Articles

Gilbert Islands Mission (Micronesia, central Pacific)

 

The call to Missions came to Charles Scarborough in 1964 when he was chairman of the Sheffield Committee of the London Missionary Society. Tasked to make known the need for an itinerant missionary in the Gilbert Islands (now Kiribati) he was gradually convicted by God to obey the Great Commission. After a period of Mission Training at Selly Oak, Birmingham, he, his wife Dorothea and their two young children, Thomas (5) and Ann (3), sailed for Kiribati. They were warmly received at the mission's headquarters on Tarawa, the palm covered 'capital' coral atoll on the Pacific equator.

 

 Approach from the lagoon to the LMS Mission
Headquarters on Tarawa atoll.


The 16 Gilbert Islands had been christianized for 100 years. The American Rev Dr Hiram Bingham had translated the Bible and the British Rev George Eastman had established schools. Between them they had given the islanders the Scriptures, a hymn book, a dictionary, a history, and various school books. The once warring natives had a pastor/schoolteacher in every village, their lives were well ordered, and they had a sufficiency of coconut and fish.

 

 

 

 

 Rev Charles Scarborough (left) at the time of the formation of
the Gilbert Islands Protestant Church, with Rev Norman Cocks, LMS Australia.


Though some paganism persisted, the overall island life was Christian. The LMS maintained a ship, the 'John Williams' (named after the 19th century martyred missionary of the Pacific), which transported pastors to their parishes and students to the mission schools and theological college. With this ship Rev Scarborough visited the island congregations, preaching, teaching, encouraging ministers and instructing deacons. The Church had a good grasp of evangelical

 

 

The mission ship 'John Williams' which
kept the isolated atoll churches connected.



Christianity. He ministered in each village for a week. Then the family were taken to the next by bicycle or outrigger canoe. Thomas and Ann were home schooled. 

 

Women's Association

The Scarboroughs taught much of the Gospel with slide strips projected onto a sheet in thatched open-sided village meeting houses - moths and insects buzzing around a paraffin magic lantern. Many souls were won for Christ. In one instance, a village mischief maker whose activities had harmed the whole island, was converted. Almost immediately, he and his family became sober, well-fed, clean, and at peace. The whole village and island prospered in a remarkable way.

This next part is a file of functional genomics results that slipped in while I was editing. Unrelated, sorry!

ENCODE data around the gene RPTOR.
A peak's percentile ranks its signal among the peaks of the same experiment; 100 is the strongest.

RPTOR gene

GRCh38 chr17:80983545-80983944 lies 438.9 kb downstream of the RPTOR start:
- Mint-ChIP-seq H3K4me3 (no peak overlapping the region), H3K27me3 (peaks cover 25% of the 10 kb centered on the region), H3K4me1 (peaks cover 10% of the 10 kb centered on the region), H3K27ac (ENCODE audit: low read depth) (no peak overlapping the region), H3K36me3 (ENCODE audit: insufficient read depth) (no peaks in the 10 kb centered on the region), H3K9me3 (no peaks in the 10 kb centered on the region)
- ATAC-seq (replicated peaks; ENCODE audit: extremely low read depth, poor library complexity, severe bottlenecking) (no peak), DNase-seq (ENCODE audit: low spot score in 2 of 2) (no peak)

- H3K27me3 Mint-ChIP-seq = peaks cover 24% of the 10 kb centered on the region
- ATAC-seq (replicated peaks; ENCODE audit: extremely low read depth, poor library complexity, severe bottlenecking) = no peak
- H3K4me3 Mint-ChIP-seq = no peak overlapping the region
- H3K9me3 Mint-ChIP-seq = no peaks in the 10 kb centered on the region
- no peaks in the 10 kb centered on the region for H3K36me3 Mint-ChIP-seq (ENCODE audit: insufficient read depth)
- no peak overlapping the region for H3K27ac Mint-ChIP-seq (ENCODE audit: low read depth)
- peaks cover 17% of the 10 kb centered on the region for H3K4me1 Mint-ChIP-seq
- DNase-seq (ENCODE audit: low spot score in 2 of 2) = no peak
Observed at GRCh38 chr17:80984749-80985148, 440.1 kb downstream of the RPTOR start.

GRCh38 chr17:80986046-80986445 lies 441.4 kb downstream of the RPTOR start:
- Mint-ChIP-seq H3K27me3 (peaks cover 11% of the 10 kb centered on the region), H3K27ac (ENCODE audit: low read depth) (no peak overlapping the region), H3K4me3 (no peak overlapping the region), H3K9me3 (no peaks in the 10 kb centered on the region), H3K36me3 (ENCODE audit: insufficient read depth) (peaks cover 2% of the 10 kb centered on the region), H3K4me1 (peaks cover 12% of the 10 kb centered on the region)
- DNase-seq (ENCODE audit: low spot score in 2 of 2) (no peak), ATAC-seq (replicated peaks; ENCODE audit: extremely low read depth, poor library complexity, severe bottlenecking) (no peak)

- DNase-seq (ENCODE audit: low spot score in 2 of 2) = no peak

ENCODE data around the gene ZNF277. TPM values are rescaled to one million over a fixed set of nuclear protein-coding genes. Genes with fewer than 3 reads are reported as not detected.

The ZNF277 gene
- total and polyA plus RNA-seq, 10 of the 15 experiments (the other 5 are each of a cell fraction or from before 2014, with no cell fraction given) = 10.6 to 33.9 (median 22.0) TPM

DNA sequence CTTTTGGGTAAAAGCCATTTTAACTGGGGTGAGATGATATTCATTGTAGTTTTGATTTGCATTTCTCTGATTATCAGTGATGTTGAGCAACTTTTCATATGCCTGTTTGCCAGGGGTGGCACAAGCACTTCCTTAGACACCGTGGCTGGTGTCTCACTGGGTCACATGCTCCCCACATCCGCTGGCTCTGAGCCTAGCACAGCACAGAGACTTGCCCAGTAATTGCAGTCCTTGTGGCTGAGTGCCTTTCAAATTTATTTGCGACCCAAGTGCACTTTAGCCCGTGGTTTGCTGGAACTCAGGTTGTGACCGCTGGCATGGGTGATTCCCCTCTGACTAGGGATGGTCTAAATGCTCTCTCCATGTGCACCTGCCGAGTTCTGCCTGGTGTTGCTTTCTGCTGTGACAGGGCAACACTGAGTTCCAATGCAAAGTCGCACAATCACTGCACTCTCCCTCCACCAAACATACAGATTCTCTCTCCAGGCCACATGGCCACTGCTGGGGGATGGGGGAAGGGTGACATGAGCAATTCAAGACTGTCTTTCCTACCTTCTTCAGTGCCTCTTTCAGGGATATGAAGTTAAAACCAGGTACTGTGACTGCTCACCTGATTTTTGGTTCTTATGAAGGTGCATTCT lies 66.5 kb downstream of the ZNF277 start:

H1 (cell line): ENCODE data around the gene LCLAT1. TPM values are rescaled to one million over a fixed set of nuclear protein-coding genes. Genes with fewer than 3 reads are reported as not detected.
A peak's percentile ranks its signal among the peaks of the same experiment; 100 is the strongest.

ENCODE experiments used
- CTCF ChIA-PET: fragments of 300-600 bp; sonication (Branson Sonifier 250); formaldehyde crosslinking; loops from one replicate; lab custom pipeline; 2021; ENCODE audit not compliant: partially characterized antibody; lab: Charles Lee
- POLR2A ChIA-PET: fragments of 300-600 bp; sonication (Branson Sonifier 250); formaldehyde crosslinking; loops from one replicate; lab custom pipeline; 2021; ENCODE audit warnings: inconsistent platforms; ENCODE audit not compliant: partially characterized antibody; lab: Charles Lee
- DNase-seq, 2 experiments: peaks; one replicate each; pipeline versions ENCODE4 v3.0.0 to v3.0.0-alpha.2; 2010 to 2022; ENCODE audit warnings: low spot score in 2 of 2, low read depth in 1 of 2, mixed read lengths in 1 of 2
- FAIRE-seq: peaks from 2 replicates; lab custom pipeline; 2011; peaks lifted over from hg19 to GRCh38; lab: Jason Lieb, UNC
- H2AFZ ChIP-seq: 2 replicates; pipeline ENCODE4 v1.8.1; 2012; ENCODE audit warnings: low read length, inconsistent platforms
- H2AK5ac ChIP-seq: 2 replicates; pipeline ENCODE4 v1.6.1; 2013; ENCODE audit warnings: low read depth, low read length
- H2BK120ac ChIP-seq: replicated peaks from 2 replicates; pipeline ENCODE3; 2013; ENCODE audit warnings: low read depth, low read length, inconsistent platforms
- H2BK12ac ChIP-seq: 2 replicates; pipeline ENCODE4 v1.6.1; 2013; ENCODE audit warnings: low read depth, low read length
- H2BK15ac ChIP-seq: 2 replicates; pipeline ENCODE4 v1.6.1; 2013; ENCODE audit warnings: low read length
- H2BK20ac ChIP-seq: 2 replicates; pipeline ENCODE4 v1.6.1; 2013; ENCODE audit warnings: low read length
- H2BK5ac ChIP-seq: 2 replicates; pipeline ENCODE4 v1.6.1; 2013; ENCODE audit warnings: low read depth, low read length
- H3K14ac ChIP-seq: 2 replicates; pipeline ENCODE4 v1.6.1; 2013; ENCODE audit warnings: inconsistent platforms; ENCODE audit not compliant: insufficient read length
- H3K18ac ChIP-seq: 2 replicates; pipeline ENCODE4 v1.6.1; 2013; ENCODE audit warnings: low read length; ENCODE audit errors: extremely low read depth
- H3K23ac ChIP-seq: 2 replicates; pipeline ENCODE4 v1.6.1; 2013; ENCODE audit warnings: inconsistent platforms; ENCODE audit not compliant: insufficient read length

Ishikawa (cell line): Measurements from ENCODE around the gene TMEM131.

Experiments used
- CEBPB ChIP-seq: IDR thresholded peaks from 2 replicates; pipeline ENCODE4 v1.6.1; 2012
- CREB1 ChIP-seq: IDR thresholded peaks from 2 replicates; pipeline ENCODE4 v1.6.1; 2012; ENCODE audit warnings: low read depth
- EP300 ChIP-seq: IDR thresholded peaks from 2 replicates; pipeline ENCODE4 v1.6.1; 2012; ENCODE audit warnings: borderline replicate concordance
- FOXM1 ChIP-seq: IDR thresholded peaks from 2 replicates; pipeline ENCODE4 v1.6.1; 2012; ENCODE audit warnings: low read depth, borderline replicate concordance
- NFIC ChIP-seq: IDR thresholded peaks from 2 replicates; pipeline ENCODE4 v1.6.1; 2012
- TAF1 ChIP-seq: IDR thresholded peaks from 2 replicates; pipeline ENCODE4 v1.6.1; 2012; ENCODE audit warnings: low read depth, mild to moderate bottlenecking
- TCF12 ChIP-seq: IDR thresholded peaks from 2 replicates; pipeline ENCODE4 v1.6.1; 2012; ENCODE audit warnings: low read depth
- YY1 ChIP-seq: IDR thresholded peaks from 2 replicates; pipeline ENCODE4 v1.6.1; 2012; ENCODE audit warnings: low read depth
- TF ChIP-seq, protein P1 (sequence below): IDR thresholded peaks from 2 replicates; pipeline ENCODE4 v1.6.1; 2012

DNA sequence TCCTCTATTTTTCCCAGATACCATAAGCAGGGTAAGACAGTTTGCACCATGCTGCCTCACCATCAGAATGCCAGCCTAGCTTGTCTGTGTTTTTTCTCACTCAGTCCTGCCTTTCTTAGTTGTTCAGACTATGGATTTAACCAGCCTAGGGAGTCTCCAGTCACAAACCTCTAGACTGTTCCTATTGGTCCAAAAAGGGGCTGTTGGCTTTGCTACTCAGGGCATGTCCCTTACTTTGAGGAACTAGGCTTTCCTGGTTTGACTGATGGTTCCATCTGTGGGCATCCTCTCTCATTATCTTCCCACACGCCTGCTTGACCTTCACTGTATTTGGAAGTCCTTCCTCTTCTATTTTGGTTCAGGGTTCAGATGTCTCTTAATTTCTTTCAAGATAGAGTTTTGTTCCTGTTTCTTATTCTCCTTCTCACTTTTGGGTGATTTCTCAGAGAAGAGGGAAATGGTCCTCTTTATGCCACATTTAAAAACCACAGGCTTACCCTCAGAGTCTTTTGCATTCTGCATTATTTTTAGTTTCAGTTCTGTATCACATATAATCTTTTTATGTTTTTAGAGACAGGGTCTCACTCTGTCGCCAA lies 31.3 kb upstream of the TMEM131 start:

Pupils at the Rongorongo Mission School
on the Island of Beru.


Being a practical man Rev Scarborough also repaired much needed watches, radios, even a lorry and rainwater system. This made him very popular. He was also liked for his conjuring tricks which caused much merriment. The ability to entertain was regarded as a social 'must' in the islands. Often he was asked for medical help as each atoll had only a 'dresser' with few supplies. Praise God for the Mission Auxiliary ladies in Australia who, each Christmas, sent parcels with such necessities as needles, bandages, cotton wool, and most importantly - Aspirins.

In 1968 the LMS Mission became the Gilbert Island Protestant Church. In a gracious gesture of thankfulness to God for the work of the LMS, Rev Scarborough was elected its first Chairman. But after this Church Independence the LMS withdrew all its missionaries. 

 

 

 Thomas and Ann boarding the 'John Williams'.

 

In 1969 Charles Scarborough took up a 25-year ministry at Sea Point Congregational Church in South Africa.

Thirty years later, Thomas Scarborough, by then a minister himself, began visiting Kiribati (Gilbertese) sailors when their ships came into Cape Town harbour. He also took a group of Christians from Sea Point Congregational Church to minister in the islands and replenish much needed Christian literature. On this and other visits he found that his father Charles is still well remembered and that the blessings of His work remain.

Festive welcome by the Women's Association of Ocean Island. To the right,
Dorothea Scarborough and Eritaia, the most senior Gibert Islands pastor.


To God be the glory!

 

Church at Tamana



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